Wisconsin officials: Trump observers obstructing recount

FAN Editor

Election officials overseeing the recount of presidential votes in Wisconsin’s largest county are accusing observers for President Donald Trump of unduly slowing the process

A steady stream of Republican complaints in Milwaukee was putting the recount far behind schedule, county clerk George Christenson said. He said many Trump observers were breaking rules by constantly interrupting vote counters with questions and comments.

“That’s unacceptable,” he said. He said some of the Trump observers “clearly don’t know what they are doing.”

At one recount table, a Trump observer objected to every ballot that tabulators pulled from a bag simply because they were folded, election officials told the panel.

Posnanski called it “prima facie evidence of bad faith by the Trump campaign.” He added later: “I want to know what is going on and why there continues to be obstruction.”

Joe Voiland, a lawyer speaking to commission members on behalf of the Trump campaign, denied his side was acting in bad faith.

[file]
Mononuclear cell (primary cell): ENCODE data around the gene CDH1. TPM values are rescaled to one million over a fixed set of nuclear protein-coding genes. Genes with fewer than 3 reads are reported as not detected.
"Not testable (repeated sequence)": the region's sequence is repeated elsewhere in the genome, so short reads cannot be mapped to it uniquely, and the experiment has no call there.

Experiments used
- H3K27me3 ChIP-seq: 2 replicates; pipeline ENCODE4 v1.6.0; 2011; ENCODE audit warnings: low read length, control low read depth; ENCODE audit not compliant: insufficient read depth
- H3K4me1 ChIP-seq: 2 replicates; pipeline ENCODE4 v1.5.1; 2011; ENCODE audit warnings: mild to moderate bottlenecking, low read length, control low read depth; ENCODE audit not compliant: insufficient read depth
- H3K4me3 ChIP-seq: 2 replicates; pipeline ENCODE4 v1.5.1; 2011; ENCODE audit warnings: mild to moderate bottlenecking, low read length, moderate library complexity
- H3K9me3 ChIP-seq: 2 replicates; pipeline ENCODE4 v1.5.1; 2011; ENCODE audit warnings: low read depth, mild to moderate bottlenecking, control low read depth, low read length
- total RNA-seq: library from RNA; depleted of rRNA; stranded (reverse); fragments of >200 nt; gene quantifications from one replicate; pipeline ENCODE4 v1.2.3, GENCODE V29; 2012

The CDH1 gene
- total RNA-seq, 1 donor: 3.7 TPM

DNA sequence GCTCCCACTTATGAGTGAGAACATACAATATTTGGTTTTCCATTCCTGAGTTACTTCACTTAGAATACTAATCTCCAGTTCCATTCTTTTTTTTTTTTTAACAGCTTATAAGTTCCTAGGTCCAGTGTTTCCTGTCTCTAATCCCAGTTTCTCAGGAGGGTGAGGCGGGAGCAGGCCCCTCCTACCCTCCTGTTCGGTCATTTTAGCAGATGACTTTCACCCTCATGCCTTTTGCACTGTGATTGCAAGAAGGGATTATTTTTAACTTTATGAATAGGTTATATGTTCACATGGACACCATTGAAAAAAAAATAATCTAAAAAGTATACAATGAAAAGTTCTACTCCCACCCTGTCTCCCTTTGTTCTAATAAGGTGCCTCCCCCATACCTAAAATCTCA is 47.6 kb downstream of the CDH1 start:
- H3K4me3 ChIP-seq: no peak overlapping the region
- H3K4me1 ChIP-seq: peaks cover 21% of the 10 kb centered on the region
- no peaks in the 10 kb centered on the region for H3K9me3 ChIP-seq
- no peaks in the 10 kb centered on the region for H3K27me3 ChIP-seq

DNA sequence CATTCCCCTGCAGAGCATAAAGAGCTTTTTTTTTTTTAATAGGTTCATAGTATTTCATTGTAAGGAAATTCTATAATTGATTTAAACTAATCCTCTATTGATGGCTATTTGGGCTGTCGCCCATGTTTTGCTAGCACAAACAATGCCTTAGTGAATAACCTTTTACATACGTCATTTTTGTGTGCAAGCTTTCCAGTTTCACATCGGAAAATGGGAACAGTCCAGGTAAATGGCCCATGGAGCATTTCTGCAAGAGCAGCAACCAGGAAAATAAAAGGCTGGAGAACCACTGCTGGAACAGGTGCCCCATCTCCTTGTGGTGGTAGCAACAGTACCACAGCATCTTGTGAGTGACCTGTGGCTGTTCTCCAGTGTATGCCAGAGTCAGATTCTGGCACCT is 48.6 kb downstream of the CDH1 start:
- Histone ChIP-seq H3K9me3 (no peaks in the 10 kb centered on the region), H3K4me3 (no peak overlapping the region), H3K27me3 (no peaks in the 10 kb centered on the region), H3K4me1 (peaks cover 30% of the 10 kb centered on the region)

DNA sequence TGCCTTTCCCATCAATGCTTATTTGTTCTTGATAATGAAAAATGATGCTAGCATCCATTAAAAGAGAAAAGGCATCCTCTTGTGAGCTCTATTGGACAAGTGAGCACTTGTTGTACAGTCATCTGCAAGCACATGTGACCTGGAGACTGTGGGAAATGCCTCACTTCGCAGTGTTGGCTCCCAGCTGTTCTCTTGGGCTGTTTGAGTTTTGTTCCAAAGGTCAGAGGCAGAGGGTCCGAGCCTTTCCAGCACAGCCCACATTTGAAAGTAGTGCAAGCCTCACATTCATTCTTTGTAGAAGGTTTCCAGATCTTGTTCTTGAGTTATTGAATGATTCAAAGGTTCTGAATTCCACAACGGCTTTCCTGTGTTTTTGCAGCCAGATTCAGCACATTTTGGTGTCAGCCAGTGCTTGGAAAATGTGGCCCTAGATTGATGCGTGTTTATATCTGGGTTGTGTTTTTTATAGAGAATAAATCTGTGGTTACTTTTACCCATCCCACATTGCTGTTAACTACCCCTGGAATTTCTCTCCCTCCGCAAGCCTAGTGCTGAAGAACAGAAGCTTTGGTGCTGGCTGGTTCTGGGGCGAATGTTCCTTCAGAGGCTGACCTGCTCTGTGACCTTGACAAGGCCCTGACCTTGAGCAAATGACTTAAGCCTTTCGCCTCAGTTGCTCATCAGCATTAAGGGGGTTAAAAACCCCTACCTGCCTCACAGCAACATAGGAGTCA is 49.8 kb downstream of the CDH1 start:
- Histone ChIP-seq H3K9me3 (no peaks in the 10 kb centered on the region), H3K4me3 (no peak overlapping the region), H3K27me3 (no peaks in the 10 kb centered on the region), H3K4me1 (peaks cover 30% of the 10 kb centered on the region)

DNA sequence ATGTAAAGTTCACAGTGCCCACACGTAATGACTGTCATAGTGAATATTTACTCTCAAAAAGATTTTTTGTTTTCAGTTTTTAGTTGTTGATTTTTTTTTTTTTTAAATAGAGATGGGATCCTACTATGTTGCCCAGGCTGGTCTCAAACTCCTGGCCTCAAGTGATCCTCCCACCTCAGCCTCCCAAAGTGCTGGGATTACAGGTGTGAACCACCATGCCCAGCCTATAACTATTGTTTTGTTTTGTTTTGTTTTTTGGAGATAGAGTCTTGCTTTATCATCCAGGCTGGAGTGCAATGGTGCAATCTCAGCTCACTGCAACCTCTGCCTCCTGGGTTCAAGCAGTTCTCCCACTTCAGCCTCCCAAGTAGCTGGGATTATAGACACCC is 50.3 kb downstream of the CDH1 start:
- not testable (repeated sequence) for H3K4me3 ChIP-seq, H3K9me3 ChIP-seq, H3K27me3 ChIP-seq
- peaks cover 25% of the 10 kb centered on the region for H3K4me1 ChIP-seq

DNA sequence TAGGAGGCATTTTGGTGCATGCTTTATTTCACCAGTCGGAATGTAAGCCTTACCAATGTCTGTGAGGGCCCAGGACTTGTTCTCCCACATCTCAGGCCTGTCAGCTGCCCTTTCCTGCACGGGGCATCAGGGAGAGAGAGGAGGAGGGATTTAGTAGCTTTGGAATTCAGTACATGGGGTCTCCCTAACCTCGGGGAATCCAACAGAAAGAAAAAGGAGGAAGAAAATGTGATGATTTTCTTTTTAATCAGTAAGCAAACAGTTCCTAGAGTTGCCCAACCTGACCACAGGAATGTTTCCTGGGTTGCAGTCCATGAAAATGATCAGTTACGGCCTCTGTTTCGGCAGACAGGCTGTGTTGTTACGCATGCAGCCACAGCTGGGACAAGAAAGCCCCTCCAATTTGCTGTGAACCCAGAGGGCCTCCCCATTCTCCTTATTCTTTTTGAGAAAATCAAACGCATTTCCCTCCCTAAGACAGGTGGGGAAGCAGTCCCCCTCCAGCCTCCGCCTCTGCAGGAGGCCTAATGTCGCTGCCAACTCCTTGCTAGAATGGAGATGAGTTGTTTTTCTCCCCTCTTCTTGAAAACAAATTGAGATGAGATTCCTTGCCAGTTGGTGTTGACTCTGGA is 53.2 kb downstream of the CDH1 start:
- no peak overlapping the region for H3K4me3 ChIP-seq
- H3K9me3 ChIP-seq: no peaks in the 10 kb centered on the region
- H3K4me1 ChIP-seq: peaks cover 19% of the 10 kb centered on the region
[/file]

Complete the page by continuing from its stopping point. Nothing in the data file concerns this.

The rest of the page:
“I want to get to the point of dialing everything down … and not yelling at each other,” Voiland said.

At least one Trump observer was escorted out of the building by sheriff’s deputies Saturday after pushing an election official who had lifted her coat from an observer chair. Another Trump observer was removed Friday for not wearing a face mask properly as required.

Trump paid $3 million, as required by state law, for the partial recount that began Friday and must conclude by Dec. 1.

His team is seeking to disqualify ballots where election clerks filled in missing address information on the certification envelope where the ballot is inserted, even though the practice has long been accepted in Wisconsin.

The campaign also alleges thousands of absentee ballots don’t have proper written paperwork, and that some absentee voters improperly declared themselves “indefinitely confined,” a status that allows them to receive a ballot without photo ID. Those challenges were being rejected.

There have been at least 31 recounts in statewide elections in the U.S. since the most famous one in Florida’s presidential election in 2000. The recounts changed the outcome of three races. All three were decided by hundreds of votes, not thousands.

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